Cover photo courtesy of Gonzaga University
By Jessica Rosenberg, Brailsford & Dunlavey
For more than four decades now, Spokane has served as a healthcare hub for a very wide geographic area of Eastern Washington, serving 20 counties in Eastern Washington, home to more than 1.6 million people. Both the University of Washington School of Medicine (UWSoM) and Gonzaga University have contributed to that presence—individually, and in a Health Partnership formed in 2016. That partnership seeks to expand and enhance medical education to serve the growing need for more high-quality health care providers. The most recent big news from the partnership is the creation of a brand new center for medical and health education, research, and innovation in Spokane.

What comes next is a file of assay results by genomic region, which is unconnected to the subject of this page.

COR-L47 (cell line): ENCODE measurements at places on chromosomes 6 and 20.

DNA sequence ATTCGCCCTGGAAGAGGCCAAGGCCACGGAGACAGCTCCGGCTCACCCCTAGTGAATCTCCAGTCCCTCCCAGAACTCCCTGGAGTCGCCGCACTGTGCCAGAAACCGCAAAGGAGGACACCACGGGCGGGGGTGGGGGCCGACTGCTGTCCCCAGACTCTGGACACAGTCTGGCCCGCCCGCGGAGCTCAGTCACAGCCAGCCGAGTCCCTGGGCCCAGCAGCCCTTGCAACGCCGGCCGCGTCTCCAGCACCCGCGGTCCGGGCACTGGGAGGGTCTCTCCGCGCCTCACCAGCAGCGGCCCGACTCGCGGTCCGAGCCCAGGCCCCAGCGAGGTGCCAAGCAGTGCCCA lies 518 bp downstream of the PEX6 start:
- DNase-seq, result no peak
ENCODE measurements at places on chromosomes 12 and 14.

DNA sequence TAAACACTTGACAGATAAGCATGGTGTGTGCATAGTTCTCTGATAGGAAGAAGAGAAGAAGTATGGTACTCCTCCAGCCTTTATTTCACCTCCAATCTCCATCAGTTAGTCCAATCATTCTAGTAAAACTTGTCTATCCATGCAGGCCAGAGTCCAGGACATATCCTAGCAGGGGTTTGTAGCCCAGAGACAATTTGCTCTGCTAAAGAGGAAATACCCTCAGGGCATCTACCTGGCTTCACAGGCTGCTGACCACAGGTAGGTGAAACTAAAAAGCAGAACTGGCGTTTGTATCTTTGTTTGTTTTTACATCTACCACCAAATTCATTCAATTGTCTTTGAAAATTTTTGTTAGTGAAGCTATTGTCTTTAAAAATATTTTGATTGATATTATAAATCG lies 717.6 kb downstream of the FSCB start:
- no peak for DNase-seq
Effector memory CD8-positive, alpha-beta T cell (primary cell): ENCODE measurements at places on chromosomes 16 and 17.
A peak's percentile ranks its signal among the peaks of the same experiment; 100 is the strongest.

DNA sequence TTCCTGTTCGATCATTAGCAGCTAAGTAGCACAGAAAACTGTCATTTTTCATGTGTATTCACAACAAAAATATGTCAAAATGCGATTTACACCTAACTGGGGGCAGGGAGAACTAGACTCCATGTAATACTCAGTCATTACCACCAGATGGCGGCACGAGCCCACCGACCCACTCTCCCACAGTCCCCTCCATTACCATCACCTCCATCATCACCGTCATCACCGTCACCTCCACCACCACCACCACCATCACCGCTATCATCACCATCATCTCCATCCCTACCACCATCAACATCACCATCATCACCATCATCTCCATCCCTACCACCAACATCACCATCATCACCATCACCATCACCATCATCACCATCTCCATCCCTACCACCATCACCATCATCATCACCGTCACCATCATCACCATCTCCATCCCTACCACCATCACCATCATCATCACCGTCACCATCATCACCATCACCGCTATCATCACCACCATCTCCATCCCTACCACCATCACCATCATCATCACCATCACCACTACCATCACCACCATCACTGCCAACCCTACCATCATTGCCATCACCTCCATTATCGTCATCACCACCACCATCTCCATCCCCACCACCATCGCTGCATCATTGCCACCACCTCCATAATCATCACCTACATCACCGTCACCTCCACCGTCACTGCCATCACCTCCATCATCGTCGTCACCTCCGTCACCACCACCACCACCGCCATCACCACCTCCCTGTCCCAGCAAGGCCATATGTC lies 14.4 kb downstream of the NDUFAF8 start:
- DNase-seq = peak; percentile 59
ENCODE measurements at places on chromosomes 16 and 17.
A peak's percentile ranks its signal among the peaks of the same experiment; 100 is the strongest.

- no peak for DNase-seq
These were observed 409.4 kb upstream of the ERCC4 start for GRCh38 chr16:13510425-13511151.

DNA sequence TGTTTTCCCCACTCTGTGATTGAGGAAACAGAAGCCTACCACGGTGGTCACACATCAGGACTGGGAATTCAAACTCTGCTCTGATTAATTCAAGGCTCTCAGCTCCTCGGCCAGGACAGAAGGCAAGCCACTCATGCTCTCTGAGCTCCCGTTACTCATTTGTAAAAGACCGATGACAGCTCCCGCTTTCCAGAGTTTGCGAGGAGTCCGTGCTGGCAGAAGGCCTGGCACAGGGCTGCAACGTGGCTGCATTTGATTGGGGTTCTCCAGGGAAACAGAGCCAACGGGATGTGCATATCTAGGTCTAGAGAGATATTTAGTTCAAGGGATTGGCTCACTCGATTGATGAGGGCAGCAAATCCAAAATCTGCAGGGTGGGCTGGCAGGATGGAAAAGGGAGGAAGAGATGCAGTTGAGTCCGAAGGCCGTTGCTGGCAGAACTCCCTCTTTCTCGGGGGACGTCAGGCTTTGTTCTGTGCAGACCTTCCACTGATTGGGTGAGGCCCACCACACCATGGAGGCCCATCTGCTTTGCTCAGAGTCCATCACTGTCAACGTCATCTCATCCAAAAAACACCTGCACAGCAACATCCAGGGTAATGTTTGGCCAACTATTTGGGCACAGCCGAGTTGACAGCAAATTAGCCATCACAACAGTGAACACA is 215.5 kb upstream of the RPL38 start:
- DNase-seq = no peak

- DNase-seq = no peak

This 90,000-square-foot, four-story building will contribute to Spokane’s health education and health innovation hub, and will serve not only both universities but the entire region. The building will host an array of spaces: classrooms, research labs, offices, and an anatomy suite. It will feature the latest technology, and will have additional space available for lease by both public- and private-sector tenants. It is also expected to draw additional private-sector health education and health innovation to the area. It is being built by Bouten Construction and McKinstry, and has been designed by CollinsWoerman.
The public-private partnership (P3) is well underway, with the building being developed by Emerald Initiative, a private firm that envisions, develops, owns, and operates commercial real estate and alternative energy infrastructure. What’s key here is that not only do Gonzaga and UWSoM share a vision and values—that vision and those values are further shared by Emerald Initiative. The result is an effective, respectful partnership that will advance all three entities’ dedication to healthcare and collaboration.